One Day in Joshua Tree National Park: A Beginner’s Guide
I honestly didn’t expect to love Joshua Tree National Park as much as I did.
Sure, it looked cool. But, a hot desert with kids? Doesn’t exactly scream family fun.
But there was something about Joshua Tree that kept drawing me in. The photos I’d seen made it feel like another planet.
So, with a week in Palm Springs, I’d decided I would drag my husband, 3 year old, and baby out to the desert to experience this other world for ourselves.
This was the first US National Park we’d ever visited, and boy did it set the bar high.
Read on for more tips for getting the most out of your one day trip to Joshua Tree National Park.
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Joshua Tree National Park: Getting There
Joshua Tree National Park is located about an hour east of the Palm Springs area. There are 3 entrances to the park: Joshua Tree (West), Twentynine Palms (North), and Cottonwood (South).
Most people enter through the West Entrance in Joshua Tree, drive south through the park, and exit out the South (Cottonwood) entrance. This was the route we chose to follow for ourselves.
But you could easily do this day trip in reverse, starting from the South and ending in the North or West, depending on where you want to focus your day.
Joshua Tree: North vs. South
It’s worth noting that the northern part of Joshua Tree National Park varies quite a bit from the south. This is because two different deserts meet in Joshua Tree: the Mojave and the Colorado.
In the northern Mojave Desert, you’ll experience the park’s most popular hikes, massive rock formations, and of course, the famous Joshua Trees that dot the entire landscape.
Fun fact: Joshua Trees aren’t actually trees at all, they’re a yucca plant. Who knew!?
In the south, as you enter the Colorado Desert, the landscape is much flatter. Joshua Trees give way to Ocotillo fields, Cholla Cacti, and a much more barren landscape.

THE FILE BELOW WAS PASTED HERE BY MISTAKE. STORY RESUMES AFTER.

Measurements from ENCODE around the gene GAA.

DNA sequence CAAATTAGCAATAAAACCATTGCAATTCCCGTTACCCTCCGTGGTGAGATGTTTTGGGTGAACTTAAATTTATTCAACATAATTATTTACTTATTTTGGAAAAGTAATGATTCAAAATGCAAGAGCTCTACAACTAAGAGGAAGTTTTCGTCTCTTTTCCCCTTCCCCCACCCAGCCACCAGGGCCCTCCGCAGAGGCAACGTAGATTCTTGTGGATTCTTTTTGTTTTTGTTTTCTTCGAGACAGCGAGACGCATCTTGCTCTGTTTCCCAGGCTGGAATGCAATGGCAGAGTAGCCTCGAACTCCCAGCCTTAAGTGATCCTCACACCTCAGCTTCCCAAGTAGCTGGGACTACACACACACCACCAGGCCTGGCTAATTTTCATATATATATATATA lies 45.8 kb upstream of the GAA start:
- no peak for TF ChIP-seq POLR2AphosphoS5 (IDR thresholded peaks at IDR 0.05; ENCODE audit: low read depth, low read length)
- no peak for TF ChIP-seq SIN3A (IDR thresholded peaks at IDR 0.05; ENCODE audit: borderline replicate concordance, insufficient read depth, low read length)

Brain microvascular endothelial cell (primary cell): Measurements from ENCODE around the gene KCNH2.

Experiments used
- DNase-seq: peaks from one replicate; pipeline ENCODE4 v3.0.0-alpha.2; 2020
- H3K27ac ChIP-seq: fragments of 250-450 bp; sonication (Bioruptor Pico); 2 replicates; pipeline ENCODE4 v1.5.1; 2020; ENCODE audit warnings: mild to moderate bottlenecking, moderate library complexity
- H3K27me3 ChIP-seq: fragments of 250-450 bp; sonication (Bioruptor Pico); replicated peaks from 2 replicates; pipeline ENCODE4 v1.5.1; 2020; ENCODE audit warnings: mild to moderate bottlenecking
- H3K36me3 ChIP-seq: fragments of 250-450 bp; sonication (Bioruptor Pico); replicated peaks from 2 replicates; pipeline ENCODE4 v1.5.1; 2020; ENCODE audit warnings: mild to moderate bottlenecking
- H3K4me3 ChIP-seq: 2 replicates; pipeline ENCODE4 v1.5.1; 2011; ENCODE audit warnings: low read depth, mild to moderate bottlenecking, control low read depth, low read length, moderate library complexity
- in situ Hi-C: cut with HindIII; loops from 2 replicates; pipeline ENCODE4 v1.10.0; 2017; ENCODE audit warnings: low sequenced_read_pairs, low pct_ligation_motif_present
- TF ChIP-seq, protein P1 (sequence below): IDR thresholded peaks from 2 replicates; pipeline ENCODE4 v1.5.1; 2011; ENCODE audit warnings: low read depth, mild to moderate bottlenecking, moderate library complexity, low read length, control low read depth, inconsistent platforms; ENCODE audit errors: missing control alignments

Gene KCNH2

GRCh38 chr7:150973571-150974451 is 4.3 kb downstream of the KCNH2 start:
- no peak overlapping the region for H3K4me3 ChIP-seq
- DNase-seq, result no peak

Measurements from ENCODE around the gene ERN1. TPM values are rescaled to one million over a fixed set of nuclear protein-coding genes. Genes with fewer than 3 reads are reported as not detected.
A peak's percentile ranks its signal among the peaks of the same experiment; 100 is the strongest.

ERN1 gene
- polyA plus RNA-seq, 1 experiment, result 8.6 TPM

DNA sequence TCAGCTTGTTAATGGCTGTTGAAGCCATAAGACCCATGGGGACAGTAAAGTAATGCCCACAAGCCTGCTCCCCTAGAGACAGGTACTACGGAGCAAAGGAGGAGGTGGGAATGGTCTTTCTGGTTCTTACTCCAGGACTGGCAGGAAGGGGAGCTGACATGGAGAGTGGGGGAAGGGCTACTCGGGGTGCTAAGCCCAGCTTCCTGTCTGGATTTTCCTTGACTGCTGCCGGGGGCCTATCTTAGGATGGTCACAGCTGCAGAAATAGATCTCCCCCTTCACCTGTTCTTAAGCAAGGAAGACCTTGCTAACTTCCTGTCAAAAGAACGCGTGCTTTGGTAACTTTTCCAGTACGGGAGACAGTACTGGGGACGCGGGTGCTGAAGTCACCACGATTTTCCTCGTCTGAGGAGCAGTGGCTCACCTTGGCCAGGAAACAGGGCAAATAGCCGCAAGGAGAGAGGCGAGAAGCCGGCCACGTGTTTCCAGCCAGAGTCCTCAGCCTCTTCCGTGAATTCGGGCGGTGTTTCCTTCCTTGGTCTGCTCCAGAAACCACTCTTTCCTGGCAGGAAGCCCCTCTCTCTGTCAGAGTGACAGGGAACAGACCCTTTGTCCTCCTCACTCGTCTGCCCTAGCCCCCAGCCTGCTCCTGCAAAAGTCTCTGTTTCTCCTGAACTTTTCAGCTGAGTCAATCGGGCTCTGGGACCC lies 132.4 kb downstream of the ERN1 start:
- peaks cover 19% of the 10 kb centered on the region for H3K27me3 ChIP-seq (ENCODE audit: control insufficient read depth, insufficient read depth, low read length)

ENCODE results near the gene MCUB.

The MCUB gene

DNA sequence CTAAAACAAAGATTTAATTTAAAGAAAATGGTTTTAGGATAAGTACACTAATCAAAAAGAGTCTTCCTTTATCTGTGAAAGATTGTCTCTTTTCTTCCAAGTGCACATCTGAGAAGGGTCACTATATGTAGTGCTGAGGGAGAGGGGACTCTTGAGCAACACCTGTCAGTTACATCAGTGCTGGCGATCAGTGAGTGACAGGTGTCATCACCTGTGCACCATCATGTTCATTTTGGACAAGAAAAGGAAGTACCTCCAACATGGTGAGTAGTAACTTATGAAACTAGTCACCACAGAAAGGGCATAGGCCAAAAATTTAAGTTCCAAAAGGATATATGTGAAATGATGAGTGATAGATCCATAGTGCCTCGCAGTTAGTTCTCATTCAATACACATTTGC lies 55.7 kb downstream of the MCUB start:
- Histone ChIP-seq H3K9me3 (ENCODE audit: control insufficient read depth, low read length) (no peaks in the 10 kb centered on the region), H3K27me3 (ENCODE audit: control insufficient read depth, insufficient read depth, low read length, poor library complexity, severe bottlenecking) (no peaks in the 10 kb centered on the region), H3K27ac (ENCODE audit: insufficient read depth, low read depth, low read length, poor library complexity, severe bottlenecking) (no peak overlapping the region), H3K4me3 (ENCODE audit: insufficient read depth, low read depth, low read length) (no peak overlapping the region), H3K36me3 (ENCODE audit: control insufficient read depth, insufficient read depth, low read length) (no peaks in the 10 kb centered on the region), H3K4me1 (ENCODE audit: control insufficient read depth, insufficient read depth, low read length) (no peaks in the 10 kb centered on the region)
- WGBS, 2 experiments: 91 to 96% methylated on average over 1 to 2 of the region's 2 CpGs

You’ll want to consider this as you plan your route: north to south vs. south to north. We opted to start in the north so most of our energy could be put forth into some easy hikes, plus enjoying the epic landscapes before the kids got too tired.
What to Pack for your First Trip to Joshua Tree
Before you head out on your first trip to Joshua Tree National Park, make sure you’ve got these essential items packed:
- Lots of Water | Bring as much as you think you might need, then double it. In the dry desert heat, lots of water is a necessity.
- Healthy Snacks and a Picnic Lunch | You won’t find any services in Joshua Tree, so you’ll want to be sure to pack plenty of healthy snacks, plus a picnic lunch. There are lots of places you can stop for a picnic throughout the park.
- Dress in Layers | Despite being in the desert, you’ll find the tempertures in Joshua Tree to be a bit cooler than that of nearby Palm Springs. In Joshua Tree it can be a bit chilly in the mornings and evenings, even during the summer season. Be prepared by dressing in layers: cozy, long sleeves in the morning down to light, breathable clothing by noon.
- Hats for Everyone | You won’t find much shade on Joshua Trees’ trails, so be sure to have head cover for Mom, Dad, kids and baby too!
- Extra Sunscreen | It seems pretty self-explanatory, but again, with limited shade, you’ll be spending lots of time in the harsh sun.
- First Aid Kit | Even the easy Joshua Trees hikes will take you over some rugged terrain. Be sure to bring a small first aid kit with bandages, antibiotic ointment, medicines, etc., just in case a fall occurs.
- Sturdy Shoes | With a rocky and diverse landscape, having a good pair of shoes to help you navigate is a must. This will also make your hikes along dusty trails much more enjoyable.
- Carrier and/or Hiking Backpack | If you have young kids, you’ll greatly benefit from having them contained in carriers. We went with a super lightweight carrier for Sophie (10 months), and a sturdy hiking backpack for Evelyn (3).
Joshua Tree: One Last Tip Before You Go
Inside the park you’ll find limited cell service, so before you go, download a local map of the park using Google’s offline Maps feature.
This will help you find your way should you stray off one of the many hardly marked paths.
The Best of Joshua Tree in One Day
The best part about Joshua Tree National Park is that although the park is vast, it’s easy to navigate and see a majority of the most popular sites and hikes in just one day.
For the ideal experience, I recommend starting at the west (Joshua Tree) entrance and driving south.
Follow this itinerary to see the very best of Joshua Tree in one day:
Joshua Tree Visitors Center
Before you enter the park, stop at the Joshua Tree Visitor Center in the actual town of Joshua Tree. Arrive early, ideally at 8 AM, just as the visitor center is opening, so you can spend as much time in the park as possible before the crowds and hotter temperatures arrive.